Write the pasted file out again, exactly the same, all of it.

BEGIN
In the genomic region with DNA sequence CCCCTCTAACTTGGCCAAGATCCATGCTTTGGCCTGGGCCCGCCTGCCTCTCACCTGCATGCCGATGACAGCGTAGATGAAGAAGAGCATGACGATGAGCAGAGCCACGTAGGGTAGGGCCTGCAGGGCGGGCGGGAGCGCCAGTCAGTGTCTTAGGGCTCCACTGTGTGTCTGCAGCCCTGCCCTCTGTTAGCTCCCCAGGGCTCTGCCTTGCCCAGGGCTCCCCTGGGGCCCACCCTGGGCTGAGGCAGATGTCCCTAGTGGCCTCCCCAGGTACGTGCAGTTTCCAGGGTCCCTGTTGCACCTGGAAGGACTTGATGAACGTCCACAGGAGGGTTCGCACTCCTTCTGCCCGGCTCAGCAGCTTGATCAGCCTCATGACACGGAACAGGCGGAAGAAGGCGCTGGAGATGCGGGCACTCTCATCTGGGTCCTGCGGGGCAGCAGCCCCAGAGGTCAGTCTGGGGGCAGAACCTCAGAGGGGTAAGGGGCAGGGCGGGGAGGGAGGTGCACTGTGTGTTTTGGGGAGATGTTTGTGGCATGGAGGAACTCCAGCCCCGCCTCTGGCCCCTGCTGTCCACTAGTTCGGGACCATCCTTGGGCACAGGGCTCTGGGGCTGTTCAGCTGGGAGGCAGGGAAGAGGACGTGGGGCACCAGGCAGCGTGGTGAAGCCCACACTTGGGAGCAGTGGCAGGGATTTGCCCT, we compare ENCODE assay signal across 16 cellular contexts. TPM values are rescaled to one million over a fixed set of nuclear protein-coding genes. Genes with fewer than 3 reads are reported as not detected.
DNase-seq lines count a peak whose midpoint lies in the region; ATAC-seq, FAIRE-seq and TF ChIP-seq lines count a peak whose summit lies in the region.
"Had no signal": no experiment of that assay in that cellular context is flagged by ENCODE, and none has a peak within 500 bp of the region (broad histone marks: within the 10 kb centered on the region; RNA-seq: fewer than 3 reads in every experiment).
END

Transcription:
In the genomic region with DNA sequence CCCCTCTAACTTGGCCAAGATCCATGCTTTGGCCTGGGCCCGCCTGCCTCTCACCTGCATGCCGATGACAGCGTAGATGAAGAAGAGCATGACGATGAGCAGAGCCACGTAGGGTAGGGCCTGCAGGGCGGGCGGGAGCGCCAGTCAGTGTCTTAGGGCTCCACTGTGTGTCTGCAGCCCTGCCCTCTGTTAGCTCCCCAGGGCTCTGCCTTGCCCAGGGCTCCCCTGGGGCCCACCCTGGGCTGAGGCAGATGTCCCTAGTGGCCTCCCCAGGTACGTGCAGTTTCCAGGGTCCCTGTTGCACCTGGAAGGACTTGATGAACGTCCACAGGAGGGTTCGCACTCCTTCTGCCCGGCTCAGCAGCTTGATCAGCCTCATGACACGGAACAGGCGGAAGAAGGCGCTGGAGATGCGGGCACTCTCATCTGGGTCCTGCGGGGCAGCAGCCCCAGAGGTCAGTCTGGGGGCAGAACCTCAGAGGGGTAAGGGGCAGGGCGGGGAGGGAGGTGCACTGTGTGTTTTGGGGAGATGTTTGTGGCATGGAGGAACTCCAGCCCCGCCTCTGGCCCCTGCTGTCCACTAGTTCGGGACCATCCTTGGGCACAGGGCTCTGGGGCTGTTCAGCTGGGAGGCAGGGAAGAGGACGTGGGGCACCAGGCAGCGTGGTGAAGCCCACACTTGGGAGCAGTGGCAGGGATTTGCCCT, we compare ENCODE assay signal across 16 cellular contexts. TPM values are rescaled to one million over a fixed set of nuclear protein-coding genes. Genes with fewer than 3 reads are reported as not detected.
DNase-seq lines count a peak whose midpoint lies in the region; ATAC-seq, FAIRE-seq and TF ChIP-seq lines count a peak whose summit lies in the region.
"Had no signal": no experiment of that assay in that cellular context is flagged by ENCODE, and none has a peak within 500 bp of the region (broad histone marks: within the 10 kb centered on the region; RNA-seq: fewer than 3 reads in every experiment).